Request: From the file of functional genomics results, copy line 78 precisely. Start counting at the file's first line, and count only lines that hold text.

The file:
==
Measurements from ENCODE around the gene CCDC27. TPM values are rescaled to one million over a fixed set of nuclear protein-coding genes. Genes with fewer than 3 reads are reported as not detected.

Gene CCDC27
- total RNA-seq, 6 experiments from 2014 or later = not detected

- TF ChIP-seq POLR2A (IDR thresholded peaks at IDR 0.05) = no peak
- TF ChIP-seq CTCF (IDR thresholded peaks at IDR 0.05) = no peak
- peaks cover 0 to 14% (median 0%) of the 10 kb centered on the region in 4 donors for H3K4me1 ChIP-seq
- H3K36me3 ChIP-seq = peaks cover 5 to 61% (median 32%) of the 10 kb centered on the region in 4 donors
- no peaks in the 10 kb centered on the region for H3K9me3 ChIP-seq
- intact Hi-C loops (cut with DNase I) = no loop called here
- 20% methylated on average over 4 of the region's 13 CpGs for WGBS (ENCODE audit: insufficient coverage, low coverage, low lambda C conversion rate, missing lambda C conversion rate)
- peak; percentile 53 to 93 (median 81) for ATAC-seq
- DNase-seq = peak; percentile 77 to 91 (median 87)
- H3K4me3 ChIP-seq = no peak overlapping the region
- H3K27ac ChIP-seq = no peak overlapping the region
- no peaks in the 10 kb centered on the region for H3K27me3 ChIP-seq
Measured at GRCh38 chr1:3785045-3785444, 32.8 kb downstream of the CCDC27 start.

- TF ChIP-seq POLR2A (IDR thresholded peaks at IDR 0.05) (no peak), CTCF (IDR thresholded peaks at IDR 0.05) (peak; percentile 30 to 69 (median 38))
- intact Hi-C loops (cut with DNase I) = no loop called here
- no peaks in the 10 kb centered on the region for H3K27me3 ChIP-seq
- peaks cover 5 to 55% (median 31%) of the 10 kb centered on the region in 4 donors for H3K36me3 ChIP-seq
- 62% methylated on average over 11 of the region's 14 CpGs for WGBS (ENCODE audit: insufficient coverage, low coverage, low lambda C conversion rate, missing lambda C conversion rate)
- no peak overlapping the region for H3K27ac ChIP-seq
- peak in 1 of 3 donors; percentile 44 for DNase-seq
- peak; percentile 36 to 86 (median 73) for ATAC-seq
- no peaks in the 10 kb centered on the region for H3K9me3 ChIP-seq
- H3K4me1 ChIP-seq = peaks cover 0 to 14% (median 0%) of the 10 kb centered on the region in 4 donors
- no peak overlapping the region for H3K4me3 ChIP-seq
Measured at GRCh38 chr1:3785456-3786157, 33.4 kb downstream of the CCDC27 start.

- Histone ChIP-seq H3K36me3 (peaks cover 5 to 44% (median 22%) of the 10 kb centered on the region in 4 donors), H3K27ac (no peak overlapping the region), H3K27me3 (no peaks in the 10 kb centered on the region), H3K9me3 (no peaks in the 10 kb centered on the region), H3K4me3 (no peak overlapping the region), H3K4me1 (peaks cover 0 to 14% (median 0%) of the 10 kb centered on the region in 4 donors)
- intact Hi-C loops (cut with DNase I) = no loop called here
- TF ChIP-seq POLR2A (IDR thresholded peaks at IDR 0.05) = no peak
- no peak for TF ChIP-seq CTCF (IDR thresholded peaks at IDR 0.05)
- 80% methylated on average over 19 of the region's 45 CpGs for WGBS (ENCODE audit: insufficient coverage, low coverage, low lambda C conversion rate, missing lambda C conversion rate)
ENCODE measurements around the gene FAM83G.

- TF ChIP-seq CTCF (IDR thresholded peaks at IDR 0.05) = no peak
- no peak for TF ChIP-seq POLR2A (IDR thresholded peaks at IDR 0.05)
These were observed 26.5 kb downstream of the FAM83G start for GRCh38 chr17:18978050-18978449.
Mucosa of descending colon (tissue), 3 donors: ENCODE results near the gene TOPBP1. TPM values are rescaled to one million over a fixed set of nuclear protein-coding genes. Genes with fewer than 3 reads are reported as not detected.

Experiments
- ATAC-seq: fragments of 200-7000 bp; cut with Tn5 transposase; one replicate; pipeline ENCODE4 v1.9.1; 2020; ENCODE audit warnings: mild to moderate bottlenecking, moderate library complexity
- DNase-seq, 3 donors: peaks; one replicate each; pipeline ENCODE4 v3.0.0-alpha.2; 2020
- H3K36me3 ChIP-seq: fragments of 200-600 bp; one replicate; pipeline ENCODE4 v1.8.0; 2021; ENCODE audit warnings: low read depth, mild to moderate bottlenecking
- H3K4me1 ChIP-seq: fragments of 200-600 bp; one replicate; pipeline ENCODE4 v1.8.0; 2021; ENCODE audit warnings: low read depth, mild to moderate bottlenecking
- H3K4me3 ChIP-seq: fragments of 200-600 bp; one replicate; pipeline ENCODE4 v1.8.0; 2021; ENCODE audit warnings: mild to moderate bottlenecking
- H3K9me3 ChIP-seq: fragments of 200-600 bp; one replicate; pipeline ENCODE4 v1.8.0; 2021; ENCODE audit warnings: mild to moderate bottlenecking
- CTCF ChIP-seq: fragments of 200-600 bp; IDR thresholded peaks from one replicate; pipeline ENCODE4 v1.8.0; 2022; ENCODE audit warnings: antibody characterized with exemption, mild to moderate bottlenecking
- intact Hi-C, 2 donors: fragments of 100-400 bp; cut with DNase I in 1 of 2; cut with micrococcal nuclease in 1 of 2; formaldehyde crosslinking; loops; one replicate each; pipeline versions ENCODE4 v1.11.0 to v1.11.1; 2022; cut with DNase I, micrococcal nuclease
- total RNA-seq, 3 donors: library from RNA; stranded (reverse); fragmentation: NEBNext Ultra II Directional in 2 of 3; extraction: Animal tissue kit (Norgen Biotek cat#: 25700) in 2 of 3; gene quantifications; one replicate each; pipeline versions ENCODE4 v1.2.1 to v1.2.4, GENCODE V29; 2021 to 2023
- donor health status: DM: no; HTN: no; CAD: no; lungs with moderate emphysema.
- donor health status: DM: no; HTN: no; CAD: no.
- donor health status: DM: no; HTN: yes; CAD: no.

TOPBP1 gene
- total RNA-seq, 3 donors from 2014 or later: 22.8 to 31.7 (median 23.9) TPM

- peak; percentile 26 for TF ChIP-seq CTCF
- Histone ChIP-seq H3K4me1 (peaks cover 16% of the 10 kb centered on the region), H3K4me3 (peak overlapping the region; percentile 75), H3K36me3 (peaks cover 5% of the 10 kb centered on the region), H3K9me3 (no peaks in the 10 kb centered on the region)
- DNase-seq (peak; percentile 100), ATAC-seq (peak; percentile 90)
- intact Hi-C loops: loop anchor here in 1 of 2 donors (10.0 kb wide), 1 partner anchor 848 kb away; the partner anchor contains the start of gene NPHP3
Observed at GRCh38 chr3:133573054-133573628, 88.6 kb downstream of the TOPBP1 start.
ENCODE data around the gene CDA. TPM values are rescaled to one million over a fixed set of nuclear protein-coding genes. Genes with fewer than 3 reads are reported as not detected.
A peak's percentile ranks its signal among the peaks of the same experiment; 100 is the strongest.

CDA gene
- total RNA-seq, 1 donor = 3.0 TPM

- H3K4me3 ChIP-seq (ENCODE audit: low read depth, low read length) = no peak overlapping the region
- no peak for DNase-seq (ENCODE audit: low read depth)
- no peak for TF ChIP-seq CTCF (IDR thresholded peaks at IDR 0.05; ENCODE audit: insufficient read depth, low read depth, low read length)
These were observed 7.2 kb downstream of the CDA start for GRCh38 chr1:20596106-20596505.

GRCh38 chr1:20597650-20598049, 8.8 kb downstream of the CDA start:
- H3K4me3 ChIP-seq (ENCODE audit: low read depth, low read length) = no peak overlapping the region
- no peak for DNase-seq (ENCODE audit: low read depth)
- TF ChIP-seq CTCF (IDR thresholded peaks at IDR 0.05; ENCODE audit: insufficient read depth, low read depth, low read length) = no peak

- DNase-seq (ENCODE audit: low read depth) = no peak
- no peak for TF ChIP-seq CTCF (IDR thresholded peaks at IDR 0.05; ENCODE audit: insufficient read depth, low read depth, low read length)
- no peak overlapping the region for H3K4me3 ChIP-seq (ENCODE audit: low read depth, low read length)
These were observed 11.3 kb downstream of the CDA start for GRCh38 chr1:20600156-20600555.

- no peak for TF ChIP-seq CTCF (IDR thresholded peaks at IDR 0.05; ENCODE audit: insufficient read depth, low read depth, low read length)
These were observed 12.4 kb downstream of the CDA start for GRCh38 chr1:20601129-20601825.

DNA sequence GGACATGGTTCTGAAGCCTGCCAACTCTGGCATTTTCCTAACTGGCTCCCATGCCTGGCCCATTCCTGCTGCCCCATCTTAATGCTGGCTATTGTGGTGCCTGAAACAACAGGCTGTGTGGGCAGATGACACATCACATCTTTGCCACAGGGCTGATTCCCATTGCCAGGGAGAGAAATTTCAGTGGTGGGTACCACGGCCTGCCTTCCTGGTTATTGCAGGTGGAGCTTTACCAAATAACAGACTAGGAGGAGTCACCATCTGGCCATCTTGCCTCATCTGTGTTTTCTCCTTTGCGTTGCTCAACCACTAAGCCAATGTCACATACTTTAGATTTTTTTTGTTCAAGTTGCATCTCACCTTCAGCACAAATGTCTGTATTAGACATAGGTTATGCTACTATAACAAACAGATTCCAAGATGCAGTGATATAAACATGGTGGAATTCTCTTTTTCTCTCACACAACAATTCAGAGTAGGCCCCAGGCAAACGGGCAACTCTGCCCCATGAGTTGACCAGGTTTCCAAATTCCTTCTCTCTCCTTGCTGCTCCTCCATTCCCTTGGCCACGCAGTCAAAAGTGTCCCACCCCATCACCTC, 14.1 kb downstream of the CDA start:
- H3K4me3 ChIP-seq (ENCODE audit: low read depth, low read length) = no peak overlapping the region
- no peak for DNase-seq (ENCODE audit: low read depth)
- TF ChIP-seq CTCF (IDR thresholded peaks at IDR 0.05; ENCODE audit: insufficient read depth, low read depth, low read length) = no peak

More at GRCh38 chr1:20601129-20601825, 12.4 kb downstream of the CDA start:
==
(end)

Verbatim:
- H3K4me3 ChIP-seq (ENCODE audit: low read depth, low read length) = no peak overlapping the region